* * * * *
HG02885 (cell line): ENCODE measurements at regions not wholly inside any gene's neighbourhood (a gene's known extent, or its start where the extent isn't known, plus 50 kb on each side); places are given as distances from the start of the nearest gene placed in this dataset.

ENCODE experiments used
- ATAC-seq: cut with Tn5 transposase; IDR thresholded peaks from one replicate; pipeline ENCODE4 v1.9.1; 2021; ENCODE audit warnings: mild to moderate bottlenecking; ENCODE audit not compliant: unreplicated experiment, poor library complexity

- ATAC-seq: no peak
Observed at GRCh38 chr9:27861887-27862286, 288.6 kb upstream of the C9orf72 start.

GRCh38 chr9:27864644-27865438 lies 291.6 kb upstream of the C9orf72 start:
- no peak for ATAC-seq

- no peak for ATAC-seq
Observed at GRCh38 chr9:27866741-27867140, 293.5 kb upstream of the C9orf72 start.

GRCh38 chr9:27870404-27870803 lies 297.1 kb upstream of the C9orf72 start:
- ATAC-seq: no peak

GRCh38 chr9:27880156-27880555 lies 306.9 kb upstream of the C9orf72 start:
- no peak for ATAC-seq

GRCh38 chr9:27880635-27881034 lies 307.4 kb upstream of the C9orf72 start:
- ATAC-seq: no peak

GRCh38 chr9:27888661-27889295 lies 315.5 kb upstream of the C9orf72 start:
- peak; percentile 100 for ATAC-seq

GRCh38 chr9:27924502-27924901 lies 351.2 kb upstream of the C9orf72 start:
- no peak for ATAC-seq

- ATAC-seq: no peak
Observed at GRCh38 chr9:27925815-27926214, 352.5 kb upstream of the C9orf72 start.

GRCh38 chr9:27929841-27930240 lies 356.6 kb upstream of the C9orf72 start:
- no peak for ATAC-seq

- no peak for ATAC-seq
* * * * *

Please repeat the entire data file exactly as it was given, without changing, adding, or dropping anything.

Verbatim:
HG02885 (cell line): ENCODE measurements at regions not wholly inside any gene's neighbourhood (a gene's known extent, or its start where the extent isn't known, plus 50 kb on each side); places are given as distances from the start of the nearest gene placed in this dataset.

ENCODE experiments used
- ATAC-seq: cut with Tn5 transposase; IDR thresholded peaks from one replicate; pipeline ENCODE4 v1.9.1; 2021; ENCODE audit warnings: mild to moderate bottlenecking; ENCODE audit not compliant: unreplicated experiment, poor library complexity

- ATAC-seq: no peak
Observed at GRCh38 chr9:27861887-27862286, 288.6 kb upstream of the C9orf72 start.

GRCh38 chr9:27864644-27865438 lies 291.6 kb upstream of the C9orf72 start:
- no peak for ATAC-seq

- no peak for ATAC-seq
Observed at GRCh38 chr9:27866741-27867140, 293.5 kb upstream of the C9orf72 start.

GRCh38 chr9:27870404-27870803 lies 297.1 kb upstream of the C9orf72 start:
- ATAC-seq: no peak

GRCh38 chr9:27880156-27880555 lies 306.9 kb upstream of the C9orf72 start:
- no peak for ATAC-seq

GRCh38 chr9:27880635-27881034 lies 307.4 kb upstream of the C9orf72 start:
- ATAC-seq: no peak

GRCh38 chr9:27888661-27889295 lies 315.5 kb upstream of the C9orf72 start:
- peak; percentile 100 for ATAC-seq

GRCh38 chr9:27924502-27924901 lies 351.2 kb upstream of the C9orf72 start:
- no peak for ATAC-seq

- ATAC-seq: no peak
Observed at GRCh38 chr9:27925815-27926214, 352.5 kb upstream of the C9orf72 start.

GRCh38 chr9:27929841-27930240 lies 356.6 kb upstream of the C9orf72 start:
- no peak for ATAC-seq

- no peak for ATAC-seq